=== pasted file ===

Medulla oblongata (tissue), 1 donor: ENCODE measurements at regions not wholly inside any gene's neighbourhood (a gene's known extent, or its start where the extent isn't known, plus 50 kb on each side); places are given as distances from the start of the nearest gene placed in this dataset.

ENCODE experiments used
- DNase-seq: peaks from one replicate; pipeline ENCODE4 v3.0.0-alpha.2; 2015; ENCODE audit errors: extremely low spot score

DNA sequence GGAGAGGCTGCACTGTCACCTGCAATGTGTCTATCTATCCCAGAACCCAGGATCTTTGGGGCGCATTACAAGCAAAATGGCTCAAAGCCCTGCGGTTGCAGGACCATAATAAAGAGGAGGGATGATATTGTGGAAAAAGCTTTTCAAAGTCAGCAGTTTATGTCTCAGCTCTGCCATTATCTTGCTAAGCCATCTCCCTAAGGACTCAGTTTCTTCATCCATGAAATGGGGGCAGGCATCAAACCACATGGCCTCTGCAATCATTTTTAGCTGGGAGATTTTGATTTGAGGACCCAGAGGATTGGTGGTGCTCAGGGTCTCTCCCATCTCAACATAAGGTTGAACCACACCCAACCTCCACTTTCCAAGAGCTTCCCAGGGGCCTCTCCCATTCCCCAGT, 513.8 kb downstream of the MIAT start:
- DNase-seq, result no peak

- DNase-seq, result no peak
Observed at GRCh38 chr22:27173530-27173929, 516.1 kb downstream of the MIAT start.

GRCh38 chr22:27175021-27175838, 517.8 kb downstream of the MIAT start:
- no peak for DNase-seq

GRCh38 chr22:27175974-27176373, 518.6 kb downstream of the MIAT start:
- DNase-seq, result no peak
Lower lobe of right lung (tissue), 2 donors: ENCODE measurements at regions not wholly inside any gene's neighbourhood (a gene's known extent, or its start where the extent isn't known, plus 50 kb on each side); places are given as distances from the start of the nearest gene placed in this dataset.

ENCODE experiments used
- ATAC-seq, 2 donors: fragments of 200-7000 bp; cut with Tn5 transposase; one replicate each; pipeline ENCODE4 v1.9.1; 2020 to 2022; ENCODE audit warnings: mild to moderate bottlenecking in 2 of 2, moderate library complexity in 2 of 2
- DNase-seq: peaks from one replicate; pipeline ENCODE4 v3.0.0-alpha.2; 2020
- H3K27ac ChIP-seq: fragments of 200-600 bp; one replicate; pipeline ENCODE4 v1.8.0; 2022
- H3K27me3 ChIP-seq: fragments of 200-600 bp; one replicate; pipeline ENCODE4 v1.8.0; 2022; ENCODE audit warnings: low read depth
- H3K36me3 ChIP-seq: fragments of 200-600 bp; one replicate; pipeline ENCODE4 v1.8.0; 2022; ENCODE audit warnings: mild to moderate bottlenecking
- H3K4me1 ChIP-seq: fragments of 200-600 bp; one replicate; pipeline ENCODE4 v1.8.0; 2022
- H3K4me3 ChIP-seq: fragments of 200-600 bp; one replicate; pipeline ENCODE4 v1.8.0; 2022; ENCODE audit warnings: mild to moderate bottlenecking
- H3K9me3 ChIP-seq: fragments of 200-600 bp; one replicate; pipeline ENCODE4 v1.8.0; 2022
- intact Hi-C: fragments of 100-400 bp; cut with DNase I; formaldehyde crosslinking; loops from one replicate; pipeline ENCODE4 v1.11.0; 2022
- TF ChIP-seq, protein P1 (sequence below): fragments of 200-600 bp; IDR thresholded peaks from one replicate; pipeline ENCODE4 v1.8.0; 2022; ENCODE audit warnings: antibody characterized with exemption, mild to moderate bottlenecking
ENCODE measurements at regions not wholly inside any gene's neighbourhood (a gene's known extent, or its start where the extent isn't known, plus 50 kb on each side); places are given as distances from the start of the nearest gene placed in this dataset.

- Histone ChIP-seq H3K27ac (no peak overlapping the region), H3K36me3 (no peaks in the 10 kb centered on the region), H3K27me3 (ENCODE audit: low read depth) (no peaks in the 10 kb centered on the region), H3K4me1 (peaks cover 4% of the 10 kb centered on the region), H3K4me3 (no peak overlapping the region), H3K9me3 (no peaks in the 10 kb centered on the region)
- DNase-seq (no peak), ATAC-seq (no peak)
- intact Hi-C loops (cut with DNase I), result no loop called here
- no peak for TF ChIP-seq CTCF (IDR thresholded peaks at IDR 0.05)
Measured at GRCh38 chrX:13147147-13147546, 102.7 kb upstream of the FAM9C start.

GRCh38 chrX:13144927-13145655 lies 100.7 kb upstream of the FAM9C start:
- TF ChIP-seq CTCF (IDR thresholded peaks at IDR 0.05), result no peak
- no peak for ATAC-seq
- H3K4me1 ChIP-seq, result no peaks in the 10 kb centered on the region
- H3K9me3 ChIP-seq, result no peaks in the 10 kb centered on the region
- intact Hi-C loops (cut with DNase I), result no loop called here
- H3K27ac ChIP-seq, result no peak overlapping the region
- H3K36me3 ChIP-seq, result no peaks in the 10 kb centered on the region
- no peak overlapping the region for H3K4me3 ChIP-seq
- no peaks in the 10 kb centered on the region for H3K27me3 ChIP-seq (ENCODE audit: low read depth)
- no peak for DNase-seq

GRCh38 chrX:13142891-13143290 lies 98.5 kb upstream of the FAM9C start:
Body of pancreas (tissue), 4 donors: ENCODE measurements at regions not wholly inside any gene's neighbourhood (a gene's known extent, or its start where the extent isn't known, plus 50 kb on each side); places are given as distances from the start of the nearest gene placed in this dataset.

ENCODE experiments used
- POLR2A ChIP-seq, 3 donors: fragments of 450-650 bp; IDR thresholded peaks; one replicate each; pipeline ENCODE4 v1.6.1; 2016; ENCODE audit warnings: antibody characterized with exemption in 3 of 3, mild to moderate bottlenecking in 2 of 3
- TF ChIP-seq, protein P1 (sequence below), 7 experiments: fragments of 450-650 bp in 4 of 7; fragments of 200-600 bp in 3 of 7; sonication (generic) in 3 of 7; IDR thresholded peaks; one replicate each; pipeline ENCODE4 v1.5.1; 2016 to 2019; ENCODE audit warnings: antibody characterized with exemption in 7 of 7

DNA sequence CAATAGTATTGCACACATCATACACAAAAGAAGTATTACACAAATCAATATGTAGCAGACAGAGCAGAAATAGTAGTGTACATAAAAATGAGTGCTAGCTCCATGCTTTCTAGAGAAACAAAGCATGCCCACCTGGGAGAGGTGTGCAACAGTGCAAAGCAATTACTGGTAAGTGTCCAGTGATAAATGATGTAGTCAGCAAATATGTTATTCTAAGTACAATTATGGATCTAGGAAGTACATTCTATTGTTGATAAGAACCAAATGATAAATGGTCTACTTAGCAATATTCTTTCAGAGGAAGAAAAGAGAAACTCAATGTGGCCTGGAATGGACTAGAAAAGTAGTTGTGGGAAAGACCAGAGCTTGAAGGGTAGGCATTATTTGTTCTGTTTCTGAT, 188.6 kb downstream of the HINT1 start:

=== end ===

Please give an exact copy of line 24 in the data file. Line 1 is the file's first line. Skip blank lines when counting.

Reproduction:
ENCODE measurements at regions not wholly inside any gene's neighbourhood (a gene's known extent, or its start where the extent isn't known, plus 50 kb on each side); places are given as distances from the start of the nearest gene placed in this dataset.